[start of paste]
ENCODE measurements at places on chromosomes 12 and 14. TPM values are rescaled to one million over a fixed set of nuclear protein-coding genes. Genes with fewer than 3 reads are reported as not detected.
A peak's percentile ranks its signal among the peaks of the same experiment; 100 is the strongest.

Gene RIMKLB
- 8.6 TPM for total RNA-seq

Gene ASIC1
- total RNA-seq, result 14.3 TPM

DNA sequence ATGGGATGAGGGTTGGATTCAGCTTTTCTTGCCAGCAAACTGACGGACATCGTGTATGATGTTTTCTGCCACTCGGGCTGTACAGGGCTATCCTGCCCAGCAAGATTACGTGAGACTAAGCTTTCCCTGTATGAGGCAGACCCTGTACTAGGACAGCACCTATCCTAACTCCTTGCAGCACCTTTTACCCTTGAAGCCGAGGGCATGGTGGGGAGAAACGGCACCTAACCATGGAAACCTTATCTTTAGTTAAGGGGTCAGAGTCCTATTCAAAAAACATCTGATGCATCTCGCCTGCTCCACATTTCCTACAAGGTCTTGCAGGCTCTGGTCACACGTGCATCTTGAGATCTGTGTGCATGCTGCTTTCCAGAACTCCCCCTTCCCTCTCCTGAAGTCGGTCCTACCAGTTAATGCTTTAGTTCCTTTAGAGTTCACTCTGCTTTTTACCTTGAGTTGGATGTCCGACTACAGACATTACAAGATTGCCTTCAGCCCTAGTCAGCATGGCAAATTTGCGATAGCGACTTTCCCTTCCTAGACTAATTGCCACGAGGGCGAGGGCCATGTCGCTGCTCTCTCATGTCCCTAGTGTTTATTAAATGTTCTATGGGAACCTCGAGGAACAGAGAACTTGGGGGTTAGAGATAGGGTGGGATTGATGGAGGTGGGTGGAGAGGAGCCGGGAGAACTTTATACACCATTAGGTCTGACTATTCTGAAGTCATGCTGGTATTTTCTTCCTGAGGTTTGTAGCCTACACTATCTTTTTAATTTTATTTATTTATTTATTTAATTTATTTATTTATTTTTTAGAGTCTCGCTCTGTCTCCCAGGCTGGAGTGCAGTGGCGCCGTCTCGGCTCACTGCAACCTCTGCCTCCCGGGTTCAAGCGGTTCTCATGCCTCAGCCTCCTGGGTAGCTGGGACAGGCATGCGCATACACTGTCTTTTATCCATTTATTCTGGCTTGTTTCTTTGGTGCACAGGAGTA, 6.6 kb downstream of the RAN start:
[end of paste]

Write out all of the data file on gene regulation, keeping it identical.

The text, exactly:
ENCODE measurements at places on chromosomes 12 and 14. TPM values are rescaled to one million over a fixed set of nuclear protein-coding genes. Genes with fewer than 3 reads are reported as not detected.
A peak's percentile ranks its signal among the peaks of the same experiment; 100 is the strongest.

Gene RIMKLB
- 8.6 TPM for total RNA-seq

Gene ASIC1
- total RNA-seq, result 14.3 TPM

DNA sequence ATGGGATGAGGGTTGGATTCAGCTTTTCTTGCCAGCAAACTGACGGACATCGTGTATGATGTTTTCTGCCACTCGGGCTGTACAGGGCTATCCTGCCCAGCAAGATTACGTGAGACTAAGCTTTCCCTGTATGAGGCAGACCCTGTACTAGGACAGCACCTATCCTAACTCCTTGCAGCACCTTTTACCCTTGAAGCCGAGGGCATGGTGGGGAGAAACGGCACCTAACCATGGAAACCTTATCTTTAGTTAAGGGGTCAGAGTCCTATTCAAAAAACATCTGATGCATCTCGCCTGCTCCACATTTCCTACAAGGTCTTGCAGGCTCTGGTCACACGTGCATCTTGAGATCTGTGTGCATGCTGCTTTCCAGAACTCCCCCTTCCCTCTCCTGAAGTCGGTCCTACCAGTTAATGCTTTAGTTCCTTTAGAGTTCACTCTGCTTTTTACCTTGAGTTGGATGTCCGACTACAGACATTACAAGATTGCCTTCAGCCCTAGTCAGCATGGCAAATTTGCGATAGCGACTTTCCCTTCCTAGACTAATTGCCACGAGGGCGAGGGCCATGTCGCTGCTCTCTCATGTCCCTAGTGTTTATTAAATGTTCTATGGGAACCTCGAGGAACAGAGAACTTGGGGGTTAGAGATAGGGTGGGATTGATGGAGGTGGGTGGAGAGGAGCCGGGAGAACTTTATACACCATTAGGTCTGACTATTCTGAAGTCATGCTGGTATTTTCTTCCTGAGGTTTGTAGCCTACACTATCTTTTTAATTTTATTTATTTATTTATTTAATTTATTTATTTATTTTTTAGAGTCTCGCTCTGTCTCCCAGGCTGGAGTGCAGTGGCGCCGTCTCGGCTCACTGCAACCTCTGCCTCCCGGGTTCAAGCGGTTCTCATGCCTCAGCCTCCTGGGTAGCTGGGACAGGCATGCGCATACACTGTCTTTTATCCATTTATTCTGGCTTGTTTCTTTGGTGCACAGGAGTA, 6.6 kb downstream of the RAN start: